In my opinion, pericardiocentesis and subxiphoid window will only relieve the tamponade, but will not address the source of the bleeding. Pericardiocentesis for DIAGNOSIS of cardiac tamponade is not recommended anymore because of its risk of iatrogenic cardiac injury. In our facility a patient with cardiac tamponade due to a penetrating chest injury gets needled, just to give him enough time to reach the operating room where a thoracotomy is performed. Creation of a subxiphoid window is done for non-trauma pericardial effusions.

H. Pangilinan, Jr. M.D.


From: Ben Reynolds
Date: Thu 28/11/2002 16:41

I'm not sure that this is very responsible advice. I won't disagree with you about the extreme lack of utility with pericardiocentesis, but suggesting that an ED physician open the chest and put a "finger in the hole", perhaps in the hopes that it is JUST one hole, OR that it's even a hole that can be controlled digitally, isn't a very sage option either in the non-trauma setting.

That fact that pericardiocentesis doesn't work ALL the time (note that I am not using absolutes here because I HAVE seen it work more than several times) is no reason that the non-surgeon provider shouldn't attempt it as a stop-gap measure BEFORE attempting thoracotomy.



From: Ken Mattox
Date: Thu 28/11/2002 22:20


in case there is any misunderstanding about absolutes, there is NO INDICATION for pericardiocentesis and subxyphoid pericardial window in suspected hemopericardium, ESPECIALLY in the emergency department. PERIOD. I would be happy to debate this subject anytime, anywhere, for any forum, including the Supreme Court of the United States or the World Court.



From: Eric Frykberg
Date: Fri 29/11/2002 04:19


...and a very dangerous mindset this is--you just do not seem to get it....



From: Ben Reynolds
Date: Fri 29/11/2002 05:21


We're talking about NON-surgeons in a NON-trauma setting, or at least I am.

Have you seen a NON-surgeon open a chest before? Judging from your answer, NO. Done properly (under echo guidance not BLINDLY)pericardiocentesis carries a morbidity of around 5% *.

What is the morbidity of a non-surgeon repairing a wound to the heart? Well, assuming that only about 8% of all ED thoracotomies for penetrating injuries to the heart done in a TRAUMA CENTER survive and that the PRESENCE of tamponade may be associated with higher survival*...


*Tsang TS, Enriquez-Sarano M, Freeman WK, Barnes ME, Sinak LJ, Gersh BJ, Bailey KR, Seward JB. Consecutive 1127 therapeutic echocardiographically guided pericardiocenteses: clinical profile, practice patterns, and outcomes spanning 21 years. Mayo Clin Proc. 2002 May;77(5):429-36

*Tyburski JG, Astra L, Wilson RF, Dente C, Steffes C. Factors affecting prognosis with penetrating wounds of the heart. J Trauma. 2000 Apr;48(4):587-90; discussion 590-1.


From: Rowley Cottingham
Date: Thu 28/11/2002 22:16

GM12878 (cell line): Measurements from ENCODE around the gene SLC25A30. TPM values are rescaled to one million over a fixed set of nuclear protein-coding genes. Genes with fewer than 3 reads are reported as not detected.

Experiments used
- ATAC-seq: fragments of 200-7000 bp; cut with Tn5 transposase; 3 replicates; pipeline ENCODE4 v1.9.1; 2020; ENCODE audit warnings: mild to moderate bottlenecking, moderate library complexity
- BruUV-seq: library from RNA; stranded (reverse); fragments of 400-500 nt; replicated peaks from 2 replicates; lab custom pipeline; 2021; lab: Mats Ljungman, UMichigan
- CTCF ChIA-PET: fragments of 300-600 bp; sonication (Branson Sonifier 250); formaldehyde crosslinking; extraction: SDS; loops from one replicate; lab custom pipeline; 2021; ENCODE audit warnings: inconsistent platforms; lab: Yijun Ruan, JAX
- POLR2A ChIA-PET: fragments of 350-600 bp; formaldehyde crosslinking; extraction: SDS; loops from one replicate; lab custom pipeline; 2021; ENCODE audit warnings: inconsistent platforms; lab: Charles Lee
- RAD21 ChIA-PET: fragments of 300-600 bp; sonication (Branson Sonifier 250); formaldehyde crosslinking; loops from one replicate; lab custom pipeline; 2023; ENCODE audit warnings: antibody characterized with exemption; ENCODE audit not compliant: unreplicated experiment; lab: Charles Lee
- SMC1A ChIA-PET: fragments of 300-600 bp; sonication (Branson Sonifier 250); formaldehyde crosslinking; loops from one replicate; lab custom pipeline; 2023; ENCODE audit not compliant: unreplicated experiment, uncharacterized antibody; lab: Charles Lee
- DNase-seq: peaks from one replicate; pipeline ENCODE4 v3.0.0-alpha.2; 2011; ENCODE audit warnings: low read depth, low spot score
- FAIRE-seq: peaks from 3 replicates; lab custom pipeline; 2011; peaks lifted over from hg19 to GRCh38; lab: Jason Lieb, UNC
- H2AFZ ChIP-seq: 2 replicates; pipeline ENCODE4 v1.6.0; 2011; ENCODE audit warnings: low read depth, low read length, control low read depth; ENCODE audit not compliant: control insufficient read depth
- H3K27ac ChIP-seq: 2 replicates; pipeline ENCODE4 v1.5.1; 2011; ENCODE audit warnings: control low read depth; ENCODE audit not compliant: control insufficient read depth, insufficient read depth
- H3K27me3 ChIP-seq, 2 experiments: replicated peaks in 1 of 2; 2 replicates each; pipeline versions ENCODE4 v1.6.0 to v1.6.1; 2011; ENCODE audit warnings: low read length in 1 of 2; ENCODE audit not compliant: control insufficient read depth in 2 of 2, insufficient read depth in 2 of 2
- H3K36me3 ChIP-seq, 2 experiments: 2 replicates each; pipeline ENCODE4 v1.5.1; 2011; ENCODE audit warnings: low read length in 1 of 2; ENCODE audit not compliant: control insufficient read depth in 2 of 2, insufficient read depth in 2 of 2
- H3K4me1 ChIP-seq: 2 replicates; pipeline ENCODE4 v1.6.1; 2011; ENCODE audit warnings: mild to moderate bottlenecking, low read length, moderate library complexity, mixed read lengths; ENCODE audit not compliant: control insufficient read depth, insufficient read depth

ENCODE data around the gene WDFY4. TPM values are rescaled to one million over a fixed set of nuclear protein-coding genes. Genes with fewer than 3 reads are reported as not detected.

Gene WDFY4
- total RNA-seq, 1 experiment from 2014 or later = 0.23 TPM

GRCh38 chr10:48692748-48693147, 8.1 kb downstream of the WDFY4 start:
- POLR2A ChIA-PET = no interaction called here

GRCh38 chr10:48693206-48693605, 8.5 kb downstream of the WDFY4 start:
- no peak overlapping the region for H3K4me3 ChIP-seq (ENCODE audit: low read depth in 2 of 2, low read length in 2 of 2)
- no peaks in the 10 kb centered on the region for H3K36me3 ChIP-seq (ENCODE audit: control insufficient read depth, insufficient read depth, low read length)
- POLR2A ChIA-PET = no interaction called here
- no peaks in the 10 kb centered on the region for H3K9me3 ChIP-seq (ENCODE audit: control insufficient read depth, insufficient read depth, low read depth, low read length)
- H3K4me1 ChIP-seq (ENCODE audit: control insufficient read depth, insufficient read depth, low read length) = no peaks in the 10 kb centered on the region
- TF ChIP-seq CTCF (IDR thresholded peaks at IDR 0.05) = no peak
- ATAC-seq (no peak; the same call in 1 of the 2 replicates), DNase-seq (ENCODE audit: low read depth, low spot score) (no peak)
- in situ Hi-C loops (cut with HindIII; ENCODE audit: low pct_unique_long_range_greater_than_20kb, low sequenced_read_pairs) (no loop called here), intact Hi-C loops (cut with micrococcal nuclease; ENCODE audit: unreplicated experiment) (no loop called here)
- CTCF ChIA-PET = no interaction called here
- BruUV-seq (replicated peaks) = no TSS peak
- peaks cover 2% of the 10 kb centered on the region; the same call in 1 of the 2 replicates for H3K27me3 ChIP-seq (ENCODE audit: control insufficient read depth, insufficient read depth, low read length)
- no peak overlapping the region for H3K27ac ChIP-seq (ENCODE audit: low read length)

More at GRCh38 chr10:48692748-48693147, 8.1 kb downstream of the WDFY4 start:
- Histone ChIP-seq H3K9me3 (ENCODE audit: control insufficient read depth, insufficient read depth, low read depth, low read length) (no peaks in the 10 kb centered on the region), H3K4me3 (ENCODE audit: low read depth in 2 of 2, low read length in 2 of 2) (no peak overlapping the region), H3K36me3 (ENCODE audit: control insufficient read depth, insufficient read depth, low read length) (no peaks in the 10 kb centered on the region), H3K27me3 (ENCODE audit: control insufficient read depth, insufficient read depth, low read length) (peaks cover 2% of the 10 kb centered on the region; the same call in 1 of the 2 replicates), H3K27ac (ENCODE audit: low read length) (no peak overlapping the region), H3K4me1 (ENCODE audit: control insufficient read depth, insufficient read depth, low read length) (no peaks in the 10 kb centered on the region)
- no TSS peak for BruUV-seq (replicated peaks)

This is trauma we are talking about. [...]

I view pericardiocentesis only as a medical procedure for effusions such as lupus, renal failure and so on. The other advantage of the thoracotomy is that you can rapidly expand it to a clamshell with a pair of scissors or a Gigli saw, can get a clamp on the descending aorta to perfuse brain preferentially and can also do open massage on a heart whose filling you can simply see. It is not exactly a difficult procedure either. Pair of gloves, scalpel handle and a 15 blade is all you require. Spreaders and clamps are nice, but not essential.

Best wishes,
Rowley Cottingham


From: Pradeep Navsaria
Date: Fri 29/11/2002 07:51

Dear Colleagues

We in the Trauma Unit at GSH, Cape Town have a very simple approach to cardiac injuries:

1. Tamponade - ERT or sternotomy in theatre - depending on presentation

2. Diagnoastic pericardial window - in unstable patients or patients going to theatre for thoracoabdominal injuries - if positive - sternotomy

3. Stable patients with haemopericardium - u/s confirmed pericardial collection - usually > 10mm - we previously performed subxiphoid window - drained blood - wait 5 minutes - no active bleeding - pericardial drain - observe in high care.

4. We performed a prospective pilot study - all stable patients with u/s confirmed pericardial fluid - subxiphoid - if positive - sternotomy - and GRADE the injury - 16/20 patients had simple pericardial, myocardial or non-penetrating injuries - therefore 16 unnecessary sternotomies

5. We are presently (ethics approved) performing a randomised, prospective study on all stable patients with u/s confrimed pericardial collections: group 1 - subxiphoid window only, group 2 - sub window, if positive, sternotomy and grading of injury

We hope to have 50 patients in both groups by end of 2003.

Thank you

Pradeep Navsaria
General Trauma Surgeon
Groote Schuur Hospital Cape Town

ps - we donot use pericardiocentesis at all (7:12) December 2002